How the experts graded 49ers 2022 NFL Draft class

Arik Armstead announces the San Francisco 49ers' 61st overall pick during round two of the 2022 NFL Draft (Photo by David Becker/Getty Images)
Arik Armstead announces the San Francisco 49ers' 61st overall pick during round two of the 2022 NFL Draft (Photo by David Becker/Getty Images) /

Niner Noise takes a look around the league to see what the experts think of the 49ers and their efforts over the three days of the 2022 NFL Draft.

OK, full disclosure: None of us will have any clue how the San Francisco 49ers’ 2022 NFL Draft class, or any other team’s draft class for that matter, will pan out until at least two or three years from now.

No two prospects are alike, and some take much longer to fully develop than others. First-round picks tabbed as future stars turn into busts, while day-three sleepers become superstars.

It just happens that way sometimes.

However, based on what we know, it’s still worth looking at what the experts and draft pundits around the league think of what teams like the Niners did over the three-day period.

To refresh your knowledge, here’s the list of prospects San Francisco brought in via the 2022 NFL Draft:

  1. Round 2, No. 61 overall: EDGE Drake Jackson, USC
  2. Round 3, No. 93 overall: RB Tyrion Davis-Price, LSU
  3. Round 3, No. 105 overall: WR Danny Gray, SMU
  4. Round 4, No. 134 overall: OL Spencer Burford, UTSA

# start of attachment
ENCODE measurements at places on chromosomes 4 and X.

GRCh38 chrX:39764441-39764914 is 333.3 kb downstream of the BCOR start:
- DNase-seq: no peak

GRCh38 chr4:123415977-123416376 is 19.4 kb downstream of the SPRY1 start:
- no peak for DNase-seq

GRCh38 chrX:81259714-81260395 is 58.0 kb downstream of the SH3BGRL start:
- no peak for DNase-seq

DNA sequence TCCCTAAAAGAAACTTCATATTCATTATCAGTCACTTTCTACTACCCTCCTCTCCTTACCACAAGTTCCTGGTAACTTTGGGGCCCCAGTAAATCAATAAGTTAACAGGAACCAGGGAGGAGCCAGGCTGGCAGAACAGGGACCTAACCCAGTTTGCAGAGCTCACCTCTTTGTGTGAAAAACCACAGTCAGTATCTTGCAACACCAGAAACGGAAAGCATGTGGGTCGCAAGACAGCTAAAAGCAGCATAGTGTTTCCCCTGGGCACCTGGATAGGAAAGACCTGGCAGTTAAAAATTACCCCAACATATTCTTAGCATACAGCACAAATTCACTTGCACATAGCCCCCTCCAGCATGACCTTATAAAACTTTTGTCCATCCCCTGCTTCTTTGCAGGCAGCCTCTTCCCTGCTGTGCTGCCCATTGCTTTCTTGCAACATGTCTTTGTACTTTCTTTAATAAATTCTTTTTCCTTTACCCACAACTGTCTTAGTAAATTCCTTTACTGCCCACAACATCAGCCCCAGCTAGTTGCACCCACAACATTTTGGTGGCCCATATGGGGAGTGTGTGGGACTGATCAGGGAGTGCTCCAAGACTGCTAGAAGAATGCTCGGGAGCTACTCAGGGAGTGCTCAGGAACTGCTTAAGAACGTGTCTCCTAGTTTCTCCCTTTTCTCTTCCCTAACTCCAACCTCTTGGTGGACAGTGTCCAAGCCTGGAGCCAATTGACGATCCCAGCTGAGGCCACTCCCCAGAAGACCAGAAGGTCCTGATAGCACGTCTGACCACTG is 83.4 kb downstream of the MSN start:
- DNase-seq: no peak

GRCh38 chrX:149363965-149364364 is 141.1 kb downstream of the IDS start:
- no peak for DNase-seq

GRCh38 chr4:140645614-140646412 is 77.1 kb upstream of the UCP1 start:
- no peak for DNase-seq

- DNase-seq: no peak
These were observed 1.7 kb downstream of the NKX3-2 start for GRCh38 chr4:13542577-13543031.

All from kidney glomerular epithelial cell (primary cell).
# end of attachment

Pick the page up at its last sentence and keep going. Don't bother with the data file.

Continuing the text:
5. Round 5, No. 172 overall: CB Samuel Womack, Toledo
  6. Round 6, No. 187 overall: OL Nick Zakelj, Fordham
  7. Round 6, No. 220 overall: DT Kalia Davis, UCF
  8. Round 6, No. 221 overall: CB Tariq Castro-Fields, Penn State
  9. Round 7, No. 262 overall: QB Brock Purdy, Iowa State

Nine total players, and rather surprisingly, no trades from general manager John Lynch and Co. despite a notable previous history of doing so.

OK, enough of all that. What are the experts saying about the 49ers’ most recent draft class already?

49ers 2022 NFL Draft grades from around the league

Chad Reuter, Day 1 — C, Day 2 — B, Day 3 — B+

"The Niners did a nice job picking up Jackson in the second round, but whether grabbing Davis-Price and Gray in the third round was good value is a question to be answered over the next couple of seasons.Burford and Zakelj added depth on the offensive line, both able to play inside or outside. I love Womack’s competitiveness; he’ll be a nice slot corner. The quick Davis and cover man Castro-Fields will contribute as rookies and outperform their draft status."

Mel Kiper, ESPN: B-

"Tyrion Davis-Price (93) went a couple rounds earlier than I thought; he’s my 13th-ranked running back, and there were several better backs available before the Day 3 run on them got underway. Wide receiver Danny Gray (105) is lightning after the catch, while Kalia Davis (220) is a physical interior defensive lineman against the run. He’s recovering from an injury, or else he probably would have gone at least a round higher."

Chris Trapasso, CBS Sports: C+

"As has typically been the case during the John Lynch era, the 49ers took me on a wild ride over draft weekend. They made some great selections — Drake Jackson in Round 2, Tariq Castro-Fields and Kalia Davis in Round 6 — and some squint-at-my-computer-screen picks like Tyrion Davis-Price and Danny Gray in the third round."

Alex Ballentine, Bleacher Report: B